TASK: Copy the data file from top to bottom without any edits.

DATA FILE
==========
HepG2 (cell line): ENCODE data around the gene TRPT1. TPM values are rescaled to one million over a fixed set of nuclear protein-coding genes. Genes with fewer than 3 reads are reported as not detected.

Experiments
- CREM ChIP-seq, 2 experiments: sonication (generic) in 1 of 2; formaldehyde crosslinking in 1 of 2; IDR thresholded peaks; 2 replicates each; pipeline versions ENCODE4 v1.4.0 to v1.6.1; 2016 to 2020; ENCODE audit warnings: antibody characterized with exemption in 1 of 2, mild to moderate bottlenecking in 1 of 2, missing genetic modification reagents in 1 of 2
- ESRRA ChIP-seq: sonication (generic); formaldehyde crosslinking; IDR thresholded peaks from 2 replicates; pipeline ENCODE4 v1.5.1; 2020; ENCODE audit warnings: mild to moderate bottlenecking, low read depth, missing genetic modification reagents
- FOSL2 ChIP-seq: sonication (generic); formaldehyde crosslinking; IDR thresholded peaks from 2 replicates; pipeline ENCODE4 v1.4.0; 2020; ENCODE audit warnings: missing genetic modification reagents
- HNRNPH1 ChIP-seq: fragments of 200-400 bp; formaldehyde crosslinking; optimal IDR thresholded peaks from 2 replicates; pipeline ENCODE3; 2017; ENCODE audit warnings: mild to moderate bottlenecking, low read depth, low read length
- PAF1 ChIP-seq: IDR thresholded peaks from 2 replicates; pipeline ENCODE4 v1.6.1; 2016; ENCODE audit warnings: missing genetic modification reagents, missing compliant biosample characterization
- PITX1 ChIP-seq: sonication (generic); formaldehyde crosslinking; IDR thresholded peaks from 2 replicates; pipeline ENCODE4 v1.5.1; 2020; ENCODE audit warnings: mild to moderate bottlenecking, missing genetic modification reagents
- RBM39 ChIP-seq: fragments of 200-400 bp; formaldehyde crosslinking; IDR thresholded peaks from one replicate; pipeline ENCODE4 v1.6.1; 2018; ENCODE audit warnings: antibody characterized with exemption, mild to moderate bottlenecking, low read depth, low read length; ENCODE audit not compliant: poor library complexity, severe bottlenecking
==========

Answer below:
HepG2 (cell line): ENCODE data around the gene TRPT1. TPM values are rescaled to one million over a fixed set of nuclear protein-coding genes. Genes with fewer than 3 reads are reported as not detected.

Experiments
- CREM ChIP-seq, 2 experiments: sonication (generic) in 1 of 2; formaldehyde crosslinking in 1 of 2; IDR thresholded peaks; 2 replicates each; pipeline versions ENCODE4 v1.4.0 to v1.6.1; 2016 to 2020; ENCODE audit warnings: antibody characterized with exemption in 1 of 2, mild to moderate bottlenecking in 1 of 2, missing genetic modification reagents in 1 of 2
- ESRRA ChIP-seq: sonication (generic); formaldehyde crosslinking; IDR thresholded peaks from 2 replicates; pipeline ENCODE4 v1.5.1; 2020; ENCODE audit warnings: mild to moderate bottlenecking, low read depth, missing genetic modification reagents
- FOSL2 ChIP-seq: sonication (generic); formaldehyde crosslinking; IDR thresholded peaks from 2 replicates; pipeline ENCODE4 v1.4.0; 2020; ENCODE audit warnings: missing genetic modification reagents
- HNRNPH1 ChIP-seq: fragments of 200-400 bp; formaldehyde crosslinking; optimal IDR thresholded peaks from 2 replicates; pipeline ENCODE3; 2017; ENCODE audit warnings: mild to moderate bottlenecking, low read depth, low read length
- PAF1 ChIP-seq: IDR thresholded peaks from 2 replicates; pipeline ENCODE4 v1.6.1; 2016; ENCODE audit warnings: missing genetic modification reagents, missing compliant biosample characterization
- PITX1 ChIP-seq: sonication (generic); formaldehyde crosslinking; IDR thresholded peaks from 2 replicates; pipeline ENCODE4 v1.5.1; 2020; ENCODE audit warnings: mild to moderate bottlenecking, missing genetic modification reagents
- RBM39 ChIP-seq: fragments of 200-400 bp; formaldehyde crosslinking; IDR thresholded peaks from one replicate; pipeline ENCODE4 v1.6.1; 2018; ENCODE audit warnings: antibody characterized with exemption, mild to moderate bottlenecking, low read depth, low read length; ENCODE audit not compliant: poor library complexity, severe bottlenecking